3- Linkin Park
Although Linkin Park may be considered a nu-metaller, they were actually ahead of their time. Their hybrid style of rock/electronica/industrial would later be adopted by bands such as Korn and Limp Bizkit. They also helped popularize the term “nu-core” by releasing Hybrid Theory, which featured songs about suicide and depression.
In addition, Linkin Park’s vocalist, Chester Bennington, had a very unique voice, which made his singing stand out among the rest of the pop world. His deep, raspy vocals gave off a very raw sound, and he often sang about topics such as death and heartbreak, which made his songs relatable to anyone who listened. He also wrote some of the best lyrical hooks in the history of rock, which allowed fans to connect with his songs despite the depressing subject matter.
Despite being one of the biggest bands of the late 1990s, Linkin Park continued to evolve throughout the early 2000s. By 2002, they released Meteora, which incorporated electronic beats into their songs, giving them a new edge. A year later, they released Minutes To Midnight, which marked a turning point for the band. With the release of this album, Linkin Park began incorporating hip-hop influences into their work, something that became increasingly prevalent during the next few albums.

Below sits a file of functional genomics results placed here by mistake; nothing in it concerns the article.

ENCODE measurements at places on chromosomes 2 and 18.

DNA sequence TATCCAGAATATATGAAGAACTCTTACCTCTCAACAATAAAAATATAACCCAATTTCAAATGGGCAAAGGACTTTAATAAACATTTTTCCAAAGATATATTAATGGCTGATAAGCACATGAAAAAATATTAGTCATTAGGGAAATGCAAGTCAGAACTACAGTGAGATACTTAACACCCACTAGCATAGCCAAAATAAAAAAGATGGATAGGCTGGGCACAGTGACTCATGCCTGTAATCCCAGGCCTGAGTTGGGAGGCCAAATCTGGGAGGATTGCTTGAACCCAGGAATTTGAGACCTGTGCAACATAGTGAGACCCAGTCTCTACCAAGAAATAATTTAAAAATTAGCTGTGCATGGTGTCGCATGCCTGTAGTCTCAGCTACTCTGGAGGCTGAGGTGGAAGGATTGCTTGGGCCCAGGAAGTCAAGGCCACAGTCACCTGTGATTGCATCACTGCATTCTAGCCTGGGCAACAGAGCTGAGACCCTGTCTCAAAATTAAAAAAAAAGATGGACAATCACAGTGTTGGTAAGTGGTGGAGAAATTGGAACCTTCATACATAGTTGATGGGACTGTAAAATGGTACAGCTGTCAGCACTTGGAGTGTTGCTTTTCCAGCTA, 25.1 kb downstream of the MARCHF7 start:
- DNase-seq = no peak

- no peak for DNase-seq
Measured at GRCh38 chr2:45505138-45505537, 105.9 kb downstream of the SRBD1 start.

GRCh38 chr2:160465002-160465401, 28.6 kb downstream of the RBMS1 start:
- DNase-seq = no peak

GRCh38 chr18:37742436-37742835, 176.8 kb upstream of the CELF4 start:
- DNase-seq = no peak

In 2005, they released Collision Course, which was their last album before breaking up. After the breakup, Chester went solo, and Linkin Park reunited in 2009. Since then, they’ve released one studio album, Living Things, and toured extensively.
4- At the Drive-In
They had a sound that was fresh and original, and they could play fast enough to keep up with whatever else was happening in the scene. Problem was, right after the release of this record, they broke up. But then, out of the ashes, came The Mars Volta.
With records like De-loused In The Comatorium and Frances The Mute, The Mars Volta kept the spirit of ATDI alive and kicking, even if they couldn’t quite top them. And though they didn’t get much recognition during the late 90s and early 00s, they definitely helped shape the future of both hardcore and alternative/post-hardcore.
5- The Foo Fighters
They were around much longer than that, having started back in the 1990s. Also, I’m not sure if anyone else noticed, but the Foo Fighters aren’t exactly the most experimental group out there. They’re just kind of… average. That being said, the Foo Fighters did manage to stay relevant throughout the 2000s, so I guess they can count themselves as part of the new millennium.
Their biggest hits include “Learn To Fly,” which was released in 1999, “Monkey Wrench” in 2001, and “Everlong” in 2003. They also put out a couple of albums in the early 2000s, including S&M and In Your Honor, both of which are solid records. So yeah, I guess the Foo Fighters do deserve a spot on this list.